- China flash HSBC Manufacturing PMI fell to a six-month low of 50.0 in Nov from a final reading of 50.4 in Oct; factory output sub-index fell to 49.5, the first contraction since May.
- China’s FDI slowed, drawing USD 95.9bn in the first 10 months of 2014, down 1.2% yoy; Oct alone was witness to inflows of USD 8.5bn, up 1.3% yoy.
- Japan GDP shrank by an annualized 1.6% in Q3, following a 7.3% contraction in Q2, thereby sinking the economy into recession. The fall was led by a reduction in business inventories while private consumption grew an annualized 1.5%, after a drop of 18.6% in Q2. Separately, the BoJ decided to leave policy rates unchanged.
- Japan trade deficit narrowed by 36% yoy to JPY 709.9bn in Oct; exports were up nearly 10% on higher shipments of cars, ships and steel while imports ticked up 2.7%. Value of shipments to China rose 7.2%, while exports to North America climbed 8.5% and those to the EU were up 5.4%.
Bottom line: More global stimuli: two central banks took centre stage last week, with China easing rates (to stimulate growth) & ECB’s Draghi giving a strong hint of further monetary stimulus (on low inflation concerns; the word “inflation” appeared 45 times in the text of his speech) in his dovish speech. These central bank moves follow BoJ’s announcement of its own securities-purchase program earlier this month – much needed as the economy has slipped into recession, leading Japan’s PM Abe to also dissolve parliament last week, paving the way for a snap election in mid-Dec.
- Egypt’s trade and industry minister revealed that three African economic blocs would merge into a new 27-nation free-trade zone under an agreement to be signed next month; this bloc combined accounts for 58% of the continent’s economic activity.
- Fuel subsidies in Egypt was down 29% yoy to EGP 22bn in Q1 of this fiscal year, thanks partially to the cut in energy subsidies this July when fuel prices were raised by up to 78%.
- Egypt’s unemployment rate dipped in Q3 by 0.2% to 13.1% – well above the 8.9% reported during Sep 2010 i.e. pre-turmoil days. The total number of unemployed was about 3.6mn, and compares to a total labour force of 27.6mn.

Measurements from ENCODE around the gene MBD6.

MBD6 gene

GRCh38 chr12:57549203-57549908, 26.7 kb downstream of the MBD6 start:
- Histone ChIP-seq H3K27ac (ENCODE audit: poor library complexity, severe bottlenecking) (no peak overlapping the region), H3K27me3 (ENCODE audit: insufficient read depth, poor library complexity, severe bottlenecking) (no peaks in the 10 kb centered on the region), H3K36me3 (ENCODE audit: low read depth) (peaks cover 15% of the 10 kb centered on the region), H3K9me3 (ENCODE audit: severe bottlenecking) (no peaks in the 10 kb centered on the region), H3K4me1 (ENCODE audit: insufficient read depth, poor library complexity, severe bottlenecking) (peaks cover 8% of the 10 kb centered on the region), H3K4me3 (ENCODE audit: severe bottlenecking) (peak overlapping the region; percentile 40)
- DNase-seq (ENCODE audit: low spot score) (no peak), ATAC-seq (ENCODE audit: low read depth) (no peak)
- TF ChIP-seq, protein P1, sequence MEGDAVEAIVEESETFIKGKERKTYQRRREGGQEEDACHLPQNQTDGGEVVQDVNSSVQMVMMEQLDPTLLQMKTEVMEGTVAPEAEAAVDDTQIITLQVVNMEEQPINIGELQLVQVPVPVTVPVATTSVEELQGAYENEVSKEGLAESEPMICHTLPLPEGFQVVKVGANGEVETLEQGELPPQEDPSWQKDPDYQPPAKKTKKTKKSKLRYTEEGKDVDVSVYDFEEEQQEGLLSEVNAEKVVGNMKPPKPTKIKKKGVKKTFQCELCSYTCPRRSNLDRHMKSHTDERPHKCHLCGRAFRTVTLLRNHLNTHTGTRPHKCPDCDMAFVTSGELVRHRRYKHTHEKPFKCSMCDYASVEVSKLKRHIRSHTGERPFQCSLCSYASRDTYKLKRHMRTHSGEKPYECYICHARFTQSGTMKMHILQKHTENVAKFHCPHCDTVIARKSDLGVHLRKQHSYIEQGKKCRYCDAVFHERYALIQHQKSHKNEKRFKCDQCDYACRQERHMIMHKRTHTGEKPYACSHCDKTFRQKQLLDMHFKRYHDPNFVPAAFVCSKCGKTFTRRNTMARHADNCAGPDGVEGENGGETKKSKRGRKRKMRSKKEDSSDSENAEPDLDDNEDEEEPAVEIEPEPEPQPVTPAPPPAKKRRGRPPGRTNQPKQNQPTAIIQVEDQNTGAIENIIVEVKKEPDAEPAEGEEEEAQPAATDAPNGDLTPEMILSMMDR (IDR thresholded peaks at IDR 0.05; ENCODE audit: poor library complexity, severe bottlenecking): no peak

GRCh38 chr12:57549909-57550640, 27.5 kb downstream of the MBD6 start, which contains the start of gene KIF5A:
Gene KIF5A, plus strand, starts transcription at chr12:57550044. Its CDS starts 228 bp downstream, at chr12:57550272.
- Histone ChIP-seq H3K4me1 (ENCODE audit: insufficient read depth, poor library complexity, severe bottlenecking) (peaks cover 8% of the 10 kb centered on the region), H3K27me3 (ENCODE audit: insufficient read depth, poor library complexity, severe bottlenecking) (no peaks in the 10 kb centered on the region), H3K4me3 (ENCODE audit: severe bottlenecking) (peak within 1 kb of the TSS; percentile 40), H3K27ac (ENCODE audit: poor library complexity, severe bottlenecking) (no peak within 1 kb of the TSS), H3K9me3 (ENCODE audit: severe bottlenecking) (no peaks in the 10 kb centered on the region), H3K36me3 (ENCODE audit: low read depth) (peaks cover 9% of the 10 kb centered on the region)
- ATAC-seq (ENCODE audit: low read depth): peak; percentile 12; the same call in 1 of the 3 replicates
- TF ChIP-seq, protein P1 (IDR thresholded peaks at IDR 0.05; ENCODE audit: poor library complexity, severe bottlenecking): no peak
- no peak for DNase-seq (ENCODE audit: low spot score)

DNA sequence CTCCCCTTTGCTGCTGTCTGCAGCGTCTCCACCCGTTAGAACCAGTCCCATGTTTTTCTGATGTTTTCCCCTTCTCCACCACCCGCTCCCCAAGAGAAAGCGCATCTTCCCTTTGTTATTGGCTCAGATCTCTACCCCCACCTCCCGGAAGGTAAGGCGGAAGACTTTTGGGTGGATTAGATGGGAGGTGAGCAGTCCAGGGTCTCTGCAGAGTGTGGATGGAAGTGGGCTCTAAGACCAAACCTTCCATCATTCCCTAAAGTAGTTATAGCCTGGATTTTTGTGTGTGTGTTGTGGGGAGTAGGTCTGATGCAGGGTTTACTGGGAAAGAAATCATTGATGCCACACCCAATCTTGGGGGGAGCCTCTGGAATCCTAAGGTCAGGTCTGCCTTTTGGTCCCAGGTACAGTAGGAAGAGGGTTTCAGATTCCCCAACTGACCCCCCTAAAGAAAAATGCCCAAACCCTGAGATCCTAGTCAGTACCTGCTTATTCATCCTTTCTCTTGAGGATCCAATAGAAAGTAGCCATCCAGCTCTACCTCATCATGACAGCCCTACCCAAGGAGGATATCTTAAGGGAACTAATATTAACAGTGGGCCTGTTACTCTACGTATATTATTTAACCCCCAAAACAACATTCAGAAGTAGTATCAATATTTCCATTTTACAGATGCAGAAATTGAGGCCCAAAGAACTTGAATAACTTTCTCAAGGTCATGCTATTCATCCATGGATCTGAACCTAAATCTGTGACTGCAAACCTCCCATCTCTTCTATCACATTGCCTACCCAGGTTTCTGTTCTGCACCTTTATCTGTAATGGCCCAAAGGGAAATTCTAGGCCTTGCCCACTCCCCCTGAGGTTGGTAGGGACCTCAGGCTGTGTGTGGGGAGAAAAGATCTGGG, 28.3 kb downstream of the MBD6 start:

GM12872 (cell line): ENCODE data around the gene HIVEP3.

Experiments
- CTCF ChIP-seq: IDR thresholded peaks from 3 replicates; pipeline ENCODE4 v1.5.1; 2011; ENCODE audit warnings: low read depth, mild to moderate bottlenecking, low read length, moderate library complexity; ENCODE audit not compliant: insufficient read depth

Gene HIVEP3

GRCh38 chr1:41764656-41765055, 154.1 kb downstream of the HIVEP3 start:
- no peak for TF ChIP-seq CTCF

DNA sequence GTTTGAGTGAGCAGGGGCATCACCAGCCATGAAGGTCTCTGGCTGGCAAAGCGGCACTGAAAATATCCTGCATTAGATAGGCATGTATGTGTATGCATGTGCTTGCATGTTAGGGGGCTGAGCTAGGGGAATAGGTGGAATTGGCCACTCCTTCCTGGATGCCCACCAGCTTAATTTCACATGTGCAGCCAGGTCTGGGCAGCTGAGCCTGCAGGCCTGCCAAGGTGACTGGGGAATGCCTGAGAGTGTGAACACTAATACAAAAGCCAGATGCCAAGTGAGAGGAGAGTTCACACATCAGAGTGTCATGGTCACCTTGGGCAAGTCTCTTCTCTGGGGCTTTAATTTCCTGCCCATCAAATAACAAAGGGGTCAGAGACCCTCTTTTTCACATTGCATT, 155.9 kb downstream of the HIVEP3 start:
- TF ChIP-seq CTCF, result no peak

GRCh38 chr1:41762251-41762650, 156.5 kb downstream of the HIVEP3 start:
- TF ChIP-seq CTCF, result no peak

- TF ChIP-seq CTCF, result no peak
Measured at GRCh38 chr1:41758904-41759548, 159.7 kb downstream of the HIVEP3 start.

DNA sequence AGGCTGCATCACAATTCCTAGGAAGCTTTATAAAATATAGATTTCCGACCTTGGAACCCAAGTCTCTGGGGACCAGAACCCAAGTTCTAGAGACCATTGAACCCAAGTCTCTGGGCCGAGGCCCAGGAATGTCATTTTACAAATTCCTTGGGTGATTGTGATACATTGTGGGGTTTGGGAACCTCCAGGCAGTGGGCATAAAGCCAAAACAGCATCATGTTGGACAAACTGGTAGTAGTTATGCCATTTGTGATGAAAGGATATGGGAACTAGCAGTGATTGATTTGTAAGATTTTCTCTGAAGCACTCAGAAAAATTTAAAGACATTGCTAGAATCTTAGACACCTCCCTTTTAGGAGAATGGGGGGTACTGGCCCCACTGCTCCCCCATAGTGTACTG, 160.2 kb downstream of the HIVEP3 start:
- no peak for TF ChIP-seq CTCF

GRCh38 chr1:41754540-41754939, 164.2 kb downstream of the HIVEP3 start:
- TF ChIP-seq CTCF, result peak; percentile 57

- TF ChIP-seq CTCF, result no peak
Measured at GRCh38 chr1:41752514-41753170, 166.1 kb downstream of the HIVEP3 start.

- The tourism sector in Egypt continues to gain: the country saw a 193% yoy rise in tourist arrivals to nearly 884k in Sep; this follows a 76.7% yoy rise reported in Aug but in mom terms, it was down 11.4%.
- Iran’s oil minister states that the country could double oil exports, if the sanctions are lifted. Currently exporting 1.3mn barrel per day (bpd), the minister revealed that the country could increase exports by almost 500k after any lifting of sanctions and could pump 4mn bpd in less than three months after.
- Iraq will base its 2015 budget using an oil price of USD 80, according to the oil minister. The government forecasts southern Iraq output of 2.75mn bpd and a further jump to 3.4mn bpd if Kurdistan and Kirkuk oil are included. An agreement was reached last week wherein Kurdistan would provide 150k bpd of oil exports – equal to around half its overall shipments – to the federal budget.
- About 54k net new jobs were created in Jordan in 2013: nearly 79% of net new jobs or 41k were created by the private sector, and government sector accounted for 13k new jobs.
- Kuwait’s central bank clarified that there were no restrictions on foreign derivatives trading by local banks, though they must still comply with regulatory guidelines.